Identifying Mental Health Issues in School Children: A Guide for Educators and ParentsSleep and your Teenager's mental health

In an era where the significance of mental health has gained long overdue recognition, it is crucial that we take a proactive approach towards identifying and addressing mental health issues in children. This task takes on an even greater weight in the educational setting, where students spend a substantial portion of their time. It’s not just about academic performance; a child’s mental wellbeing plays an integral role in their overall development and future success. Let’s delve into how these issues may present in school children, and explore the support available.

Recognising the Signs

Children may not always have the language or understanding to express their feelings, so mental health issues can manifest in a variety of ways. It’s important to understand that changes in behaviour, mood, or academic performance could be indicators of a broader issue.

Here are some signs to look out for:

  1. Persistent Sadness or Irritability: Children experiencing mental health issues may often seem unusually sad, withdrawn, or easily irritated.

  2. Changes in Academic Performance: A sudden decline in grades or lack of interest in schoolwork can be a signal.

  3. Changes in Sleep or Appetite: A significant increase or decrease in sleep or appetite may indicate stress or anxiety.

  4. Social Withdrawal: If a typically sociable child starts to isolate themselves, it might be a sign of a mental health issue.

  5. Physical Symptoms: Unexplained headaches, stomach aches, or other physical complaints can often be symptoms of emotional distress.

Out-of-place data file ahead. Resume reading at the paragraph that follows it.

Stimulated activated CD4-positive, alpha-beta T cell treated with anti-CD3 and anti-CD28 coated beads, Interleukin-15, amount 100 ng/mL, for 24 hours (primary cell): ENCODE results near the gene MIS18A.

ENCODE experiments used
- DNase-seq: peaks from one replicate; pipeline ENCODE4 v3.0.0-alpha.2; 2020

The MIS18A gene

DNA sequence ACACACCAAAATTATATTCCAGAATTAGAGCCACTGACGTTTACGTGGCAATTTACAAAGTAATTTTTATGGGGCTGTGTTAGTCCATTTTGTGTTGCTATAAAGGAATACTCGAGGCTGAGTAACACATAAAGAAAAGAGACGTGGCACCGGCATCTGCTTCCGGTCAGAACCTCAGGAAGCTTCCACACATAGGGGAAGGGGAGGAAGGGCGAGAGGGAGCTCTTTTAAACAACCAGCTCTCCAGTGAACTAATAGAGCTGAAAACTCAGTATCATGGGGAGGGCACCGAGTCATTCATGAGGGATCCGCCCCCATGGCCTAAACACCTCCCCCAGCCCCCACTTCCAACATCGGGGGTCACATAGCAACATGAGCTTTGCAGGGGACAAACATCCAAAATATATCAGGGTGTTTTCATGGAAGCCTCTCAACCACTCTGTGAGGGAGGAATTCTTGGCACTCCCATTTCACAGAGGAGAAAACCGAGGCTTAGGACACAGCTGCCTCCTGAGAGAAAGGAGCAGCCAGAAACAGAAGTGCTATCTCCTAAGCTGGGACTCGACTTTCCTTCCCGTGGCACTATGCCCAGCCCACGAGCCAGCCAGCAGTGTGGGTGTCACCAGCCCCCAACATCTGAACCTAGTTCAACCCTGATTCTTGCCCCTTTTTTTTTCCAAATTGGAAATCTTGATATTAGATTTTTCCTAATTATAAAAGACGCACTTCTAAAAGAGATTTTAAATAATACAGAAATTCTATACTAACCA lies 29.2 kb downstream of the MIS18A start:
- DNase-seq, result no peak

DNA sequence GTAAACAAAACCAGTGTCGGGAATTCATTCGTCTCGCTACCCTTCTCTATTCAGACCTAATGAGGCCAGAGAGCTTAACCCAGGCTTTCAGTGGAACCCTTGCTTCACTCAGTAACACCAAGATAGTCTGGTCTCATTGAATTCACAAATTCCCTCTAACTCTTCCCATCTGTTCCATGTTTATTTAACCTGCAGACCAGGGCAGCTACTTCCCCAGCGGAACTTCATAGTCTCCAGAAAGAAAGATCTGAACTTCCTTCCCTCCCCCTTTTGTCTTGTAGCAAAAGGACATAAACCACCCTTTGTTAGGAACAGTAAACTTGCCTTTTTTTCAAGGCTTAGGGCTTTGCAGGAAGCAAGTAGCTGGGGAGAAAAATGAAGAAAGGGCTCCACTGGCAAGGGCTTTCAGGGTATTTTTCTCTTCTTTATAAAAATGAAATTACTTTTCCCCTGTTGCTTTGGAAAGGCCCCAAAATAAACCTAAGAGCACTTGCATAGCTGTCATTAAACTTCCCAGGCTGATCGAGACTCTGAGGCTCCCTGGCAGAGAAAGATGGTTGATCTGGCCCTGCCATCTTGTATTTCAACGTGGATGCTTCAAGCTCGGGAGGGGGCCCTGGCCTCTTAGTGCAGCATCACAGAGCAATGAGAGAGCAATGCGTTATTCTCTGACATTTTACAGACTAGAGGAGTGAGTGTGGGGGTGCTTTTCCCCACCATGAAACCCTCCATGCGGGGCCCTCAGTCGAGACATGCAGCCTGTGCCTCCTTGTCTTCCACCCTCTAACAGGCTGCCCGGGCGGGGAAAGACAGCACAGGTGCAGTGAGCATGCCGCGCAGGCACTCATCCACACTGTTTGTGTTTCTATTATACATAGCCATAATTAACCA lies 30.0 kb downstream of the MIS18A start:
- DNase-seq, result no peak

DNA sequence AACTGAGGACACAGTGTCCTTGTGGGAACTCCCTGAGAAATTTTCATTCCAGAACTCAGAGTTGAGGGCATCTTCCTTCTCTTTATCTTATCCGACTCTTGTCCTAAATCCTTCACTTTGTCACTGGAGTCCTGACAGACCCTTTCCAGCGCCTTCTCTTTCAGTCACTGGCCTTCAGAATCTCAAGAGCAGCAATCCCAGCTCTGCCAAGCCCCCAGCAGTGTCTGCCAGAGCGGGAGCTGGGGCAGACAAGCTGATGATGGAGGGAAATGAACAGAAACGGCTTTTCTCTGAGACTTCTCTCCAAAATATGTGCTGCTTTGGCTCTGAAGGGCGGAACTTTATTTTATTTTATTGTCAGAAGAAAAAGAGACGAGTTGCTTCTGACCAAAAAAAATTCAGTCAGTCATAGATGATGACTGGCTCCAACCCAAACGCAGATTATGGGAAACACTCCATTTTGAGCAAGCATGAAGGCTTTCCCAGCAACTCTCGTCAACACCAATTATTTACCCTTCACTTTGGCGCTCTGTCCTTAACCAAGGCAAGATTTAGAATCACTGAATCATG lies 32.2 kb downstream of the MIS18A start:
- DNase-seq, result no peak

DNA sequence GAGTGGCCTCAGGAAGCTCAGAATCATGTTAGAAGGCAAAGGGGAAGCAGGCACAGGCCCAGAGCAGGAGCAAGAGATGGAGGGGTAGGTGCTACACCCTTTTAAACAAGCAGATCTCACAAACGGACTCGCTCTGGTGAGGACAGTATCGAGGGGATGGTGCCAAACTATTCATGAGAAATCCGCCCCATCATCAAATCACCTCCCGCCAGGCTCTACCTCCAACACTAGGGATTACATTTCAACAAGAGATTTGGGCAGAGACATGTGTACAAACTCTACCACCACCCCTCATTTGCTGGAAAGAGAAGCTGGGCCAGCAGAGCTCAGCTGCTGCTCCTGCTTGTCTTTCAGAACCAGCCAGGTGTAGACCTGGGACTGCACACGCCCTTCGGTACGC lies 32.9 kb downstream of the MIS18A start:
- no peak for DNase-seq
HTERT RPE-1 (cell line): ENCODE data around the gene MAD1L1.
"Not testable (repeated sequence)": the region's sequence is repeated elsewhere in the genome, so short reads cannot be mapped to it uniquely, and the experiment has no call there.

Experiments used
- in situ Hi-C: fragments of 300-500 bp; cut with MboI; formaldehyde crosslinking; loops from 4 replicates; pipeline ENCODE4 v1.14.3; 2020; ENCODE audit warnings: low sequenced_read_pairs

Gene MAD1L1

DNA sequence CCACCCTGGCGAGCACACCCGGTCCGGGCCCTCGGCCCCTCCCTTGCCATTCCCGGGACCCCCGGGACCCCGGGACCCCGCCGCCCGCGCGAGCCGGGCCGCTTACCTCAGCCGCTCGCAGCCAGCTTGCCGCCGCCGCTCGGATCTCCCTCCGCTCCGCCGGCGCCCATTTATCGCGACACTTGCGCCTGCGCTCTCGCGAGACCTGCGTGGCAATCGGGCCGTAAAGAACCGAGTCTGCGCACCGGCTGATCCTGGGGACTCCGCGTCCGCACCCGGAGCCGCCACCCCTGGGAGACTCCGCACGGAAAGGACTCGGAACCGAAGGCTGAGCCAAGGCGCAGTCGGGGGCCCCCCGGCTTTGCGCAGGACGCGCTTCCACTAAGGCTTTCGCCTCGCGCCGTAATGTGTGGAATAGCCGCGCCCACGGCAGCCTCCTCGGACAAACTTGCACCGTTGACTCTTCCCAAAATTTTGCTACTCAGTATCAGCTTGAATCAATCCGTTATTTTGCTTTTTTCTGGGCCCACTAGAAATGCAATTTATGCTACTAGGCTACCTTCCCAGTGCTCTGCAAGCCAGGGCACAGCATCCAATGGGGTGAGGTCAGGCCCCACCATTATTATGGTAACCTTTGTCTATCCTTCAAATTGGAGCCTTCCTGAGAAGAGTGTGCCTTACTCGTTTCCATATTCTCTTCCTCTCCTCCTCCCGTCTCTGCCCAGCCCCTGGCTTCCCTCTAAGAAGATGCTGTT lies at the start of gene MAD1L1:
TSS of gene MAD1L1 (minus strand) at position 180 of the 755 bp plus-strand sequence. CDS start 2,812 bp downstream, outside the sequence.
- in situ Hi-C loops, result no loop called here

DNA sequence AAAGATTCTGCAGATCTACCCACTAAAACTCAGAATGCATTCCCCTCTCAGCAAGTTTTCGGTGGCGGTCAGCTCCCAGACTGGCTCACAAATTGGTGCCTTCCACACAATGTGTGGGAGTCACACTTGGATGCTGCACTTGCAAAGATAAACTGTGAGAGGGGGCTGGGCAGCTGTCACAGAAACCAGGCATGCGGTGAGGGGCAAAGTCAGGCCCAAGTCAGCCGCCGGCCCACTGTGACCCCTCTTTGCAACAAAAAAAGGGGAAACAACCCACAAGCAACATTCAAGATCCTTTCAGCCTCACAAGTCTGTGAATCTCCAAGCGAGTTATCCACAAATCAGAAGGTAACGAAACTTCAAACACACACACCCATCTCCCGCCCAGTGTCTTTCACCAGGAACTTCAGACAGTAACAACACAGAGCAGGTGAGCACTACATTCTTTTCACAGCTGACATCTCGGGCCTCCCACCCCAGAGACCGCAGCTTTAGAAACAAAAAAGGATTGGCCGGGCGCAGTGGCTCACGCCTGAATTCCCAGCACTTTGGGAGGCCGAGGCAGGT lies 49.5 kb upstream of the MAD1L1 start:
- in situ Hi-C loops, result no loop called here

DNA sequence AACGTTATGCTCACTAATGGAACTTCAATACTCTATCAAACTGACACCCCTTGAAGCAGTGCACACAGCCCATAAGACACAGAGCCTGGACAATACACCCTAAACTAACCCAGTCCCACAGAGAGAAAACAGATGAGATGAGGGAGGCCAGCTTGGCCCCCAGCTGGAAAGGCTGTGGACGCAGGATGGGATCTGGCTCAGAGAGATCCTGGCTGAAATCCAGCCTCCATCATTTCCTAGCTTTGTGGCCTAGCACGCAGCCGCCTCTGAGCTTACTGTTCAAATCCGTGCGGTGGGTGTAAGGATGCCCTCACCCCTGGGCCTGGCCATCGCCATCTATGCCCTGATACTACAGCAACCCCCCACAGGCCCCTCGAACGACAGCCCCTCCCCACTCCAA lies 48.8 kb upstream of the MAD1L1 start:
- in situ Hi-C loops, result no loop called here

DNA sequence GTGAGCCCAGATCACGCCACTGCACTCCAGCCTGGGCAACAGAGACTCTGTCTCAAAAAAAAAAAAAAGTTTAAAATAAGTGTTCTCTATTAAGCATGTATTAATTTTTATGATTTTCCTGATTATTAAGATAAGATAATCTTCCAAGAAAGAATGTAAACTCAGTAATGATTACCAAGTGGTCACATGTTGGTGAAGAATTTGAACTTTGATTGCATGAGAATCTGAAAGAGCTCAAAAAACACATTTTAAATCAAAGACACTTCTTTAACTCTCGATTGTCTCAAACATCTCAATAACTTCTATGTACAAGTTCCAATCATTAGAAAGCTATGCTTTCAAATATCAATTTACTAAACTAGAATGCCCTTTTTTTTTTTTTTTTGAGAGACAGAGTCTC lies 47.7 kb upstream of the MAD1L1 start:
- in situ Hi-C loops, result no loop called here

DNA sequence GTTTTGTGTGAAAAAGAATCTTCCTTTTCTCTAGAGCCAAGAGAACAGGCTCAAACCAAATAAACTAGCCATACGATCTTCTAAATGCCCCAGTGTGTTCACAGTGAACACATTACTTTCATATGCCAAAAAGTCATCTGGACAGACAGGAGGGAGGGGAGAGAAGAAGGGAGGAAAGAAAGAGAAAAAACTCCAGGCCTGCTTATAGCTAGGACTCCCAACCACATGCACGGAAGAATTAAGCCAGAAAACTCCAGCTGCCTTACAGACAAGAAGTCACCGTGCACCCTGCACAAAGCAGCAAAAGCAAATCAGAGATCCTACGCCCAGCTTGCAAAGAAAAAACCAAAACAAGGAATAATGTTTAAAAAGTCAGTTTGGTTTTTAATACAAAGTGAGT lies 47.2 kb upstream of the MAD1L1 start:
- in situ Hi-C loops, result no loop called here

Seeking Support

Identifying potential mental health issues is the first step. The next is seeking the right support, and this is where resources like Jenny Ward Therapy come into play.

  1. Speak to the Child: Having an open and empathetic conversation can go a long way. Give them a safe space to express their feelings and assure them that it’s okay to ask for help.

  2. Contact a School Counsellor or Mental Health Professional: Schools often have trained counsellors who can help assess the situation and provide initial support.

  3. Consult Jenny Ward Therapy: Jenny Ward Therapy provides evidence-based therapy tailored to meet the unique needs of each individual child. Jenny delivers therapy remotely via secure video-conferencing, making her services accessible to those who may not be able to attend in-person appointments.

  4. Collaborative Approach: Jenny Ward also works with schools and academies across the UK, providing mental health support and training. She collaborates with school staff to promote positive mental health and wellbeing.

Mental health is as important as physical health, and acknowledging this is the first step towards change. Identifying mental health issues in school children is a collective responsibility. It’s essential that we create an environment where children feel comfortable seeking help. Remember, with the right support and intervention, children struggling with mental health issues can thrive both acadically and personally. Jenny Ward Therapy is here to help navigate this journey.